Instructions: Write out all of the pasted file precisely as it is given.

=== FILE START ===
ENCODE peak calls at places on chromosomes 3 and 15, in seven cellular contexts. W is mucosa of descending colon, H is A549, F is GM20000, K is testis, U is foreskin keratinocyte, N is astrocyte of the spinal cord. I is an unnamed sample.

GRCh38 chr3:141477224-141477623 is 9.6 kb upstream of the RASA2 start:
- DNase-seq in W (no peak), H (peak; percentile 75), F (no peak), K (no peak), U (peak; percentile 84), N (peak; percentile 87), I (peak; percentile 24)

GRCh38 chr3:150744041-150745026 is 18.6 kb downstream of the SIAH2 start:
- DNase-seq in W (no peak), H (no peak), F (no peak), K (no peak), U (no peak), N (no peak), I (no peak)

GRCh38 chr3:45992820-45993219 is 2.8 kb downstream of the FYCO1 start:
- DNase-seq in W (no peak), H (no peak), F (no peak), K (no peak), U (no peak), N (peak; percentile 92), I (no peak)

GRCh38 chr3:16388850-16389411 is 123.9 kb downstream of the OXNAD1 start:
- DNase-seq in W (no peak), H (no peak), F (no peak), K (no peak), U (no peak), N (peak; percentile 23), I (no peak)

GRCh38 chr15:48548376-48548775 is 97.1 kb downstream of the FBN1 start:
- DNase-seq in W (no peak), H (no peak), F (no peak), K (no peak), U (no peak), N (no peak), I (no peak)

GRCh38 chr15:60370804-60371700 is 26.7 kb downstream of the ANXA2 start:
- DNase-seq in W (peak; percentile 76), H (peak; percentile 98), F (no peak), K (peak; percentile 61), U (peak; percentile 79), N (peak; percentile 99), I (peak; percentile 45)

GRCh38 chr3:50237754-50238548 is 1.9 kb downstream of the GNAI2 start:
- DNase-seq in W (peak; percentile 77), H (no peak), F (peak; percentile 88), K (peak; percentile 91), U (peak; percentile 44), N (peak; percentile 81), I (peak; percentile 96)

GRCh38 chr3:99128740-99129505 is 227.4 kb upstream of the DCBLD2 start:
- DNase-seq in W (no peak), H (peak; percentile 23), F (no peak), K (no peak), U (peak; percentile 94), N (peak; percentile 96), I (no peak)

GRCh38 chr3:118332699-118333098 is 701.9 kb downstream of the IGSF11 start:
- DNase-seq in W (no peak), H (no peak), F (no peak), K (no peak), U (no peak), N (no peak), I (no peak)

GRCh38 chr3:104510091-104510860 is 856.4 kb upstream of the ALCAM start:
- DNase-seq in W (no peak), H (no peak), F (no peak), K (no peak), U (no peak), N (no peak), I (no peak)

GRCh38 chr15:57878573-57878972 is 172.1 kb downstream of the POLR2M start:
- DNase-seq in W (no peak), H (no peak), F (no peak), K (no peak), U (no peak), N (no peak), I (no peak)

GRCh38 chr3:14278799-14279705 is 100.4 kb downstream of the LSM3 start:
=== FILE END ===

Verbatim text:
ENCODE peak calls at places on chromosomes 3 and 15, in seven cellular contexts. W is mucosa of descending colon, H is A549, F is GM20000, K is testis, U is foreskin keratinocyte, N is astrocyte of the spinal cord. I is an unnamed sample.

GRCh38 chr3:141477224-141477623 is 9.6 kb upstream of the RASA2 start:
- DNase-seq in W (no peak), H (peak; percentile 75), F (no peak), K (no peak), U (peak; percentile 84), N (peak; percentile 87), I (peak; percentile 24)

GRCh38 chr3:150744041-150745026 is 18.6 kb downstream of the SIAH2 start:
- DNase-seq in W (no peak), H (no peak), F (no peak), K (no peak), U (no peak), N (no peak), I (no peak)

GRCh38 chr3:45992820-45993219 is 2.8 kb downstream of the FYCO1 start:
- DNase-seq in W (no peak), H (no peak), F (no peak), K (no peak), U (no peak), N (peak; percentile 92), I (no peak)

GRCh38 chr3:16388850-16389411 is 123.9 kb downstream of the OXNAD1 start:
- DNase-seq in W (no peak), H (no peak), F (no peak), K (no peak), U (no peak), N (peak; percentile 23), I (no peak)

GRCh38 chr15:48548376-48548775 is 97.1 kb downstream of the FBN1 start:
- DNase-seq in W (no peak), H (no peak), F (no peak), K (no peak), U (no peak), N (no peak), I (no peak)

GRCh38 chr15:60370804-60371700 is 26.7 kb downstream of the ANXA2 start:
- DNase-seq in W (peak; percentile 76), H (peak; percentile 98), F (no peak), K (peak; percentile 61), U (peak; percentile 79), N (peak; percentile 99), I (peak; percentile 45)

GRCh38 chr3:50237754-50238548 is 1.9 kb downstream of the GNAI2 start:
- DNase-seq in W (peak; percentile 77), H (no peak), F (peak; percentile 88), K (peak; percentile 91), U (peak; percentile 44), N (peak; percentile 81), I (peak; percentile 96)

GRCh38 chr3:99128740-99129505 is 227.4 kb upstream of the DCBLD2 start:
- DNase-seq in W (no peak), H (peak; percentile 23), F (no peak), K (no peak), U (peak; percentile 94), N (peak; percentile 96), I (no peak)

GRCh38 chr3:118332699-118333098 is 701.9 kb downstream of the IGSF11 start:
- DNase-seq in W (no peak), H (no peak), F (no peak), K (no peak), U (no peak), N (no peak), I (no peak)

GRCh38 chr3:104510091-104510860 is 856.4 kb upstream of the ALCAM start:
- DNase-seq in W (no peak), H (no peak), F (no peak), K (no peak), U (no peak), N (no peak), I (no peak)

GRCh38 chr15:57878573-57878972 is 172.1 kb downstream of the POLR2M start:
- DNase-seq in W (no peak), H (no peak), F (no peak), K (no peak), U (no peak), N (no peak), I (no peak)

GRCh38 chr3:14278799-14279705 is 100.4 kb downstream of the LSM3 start: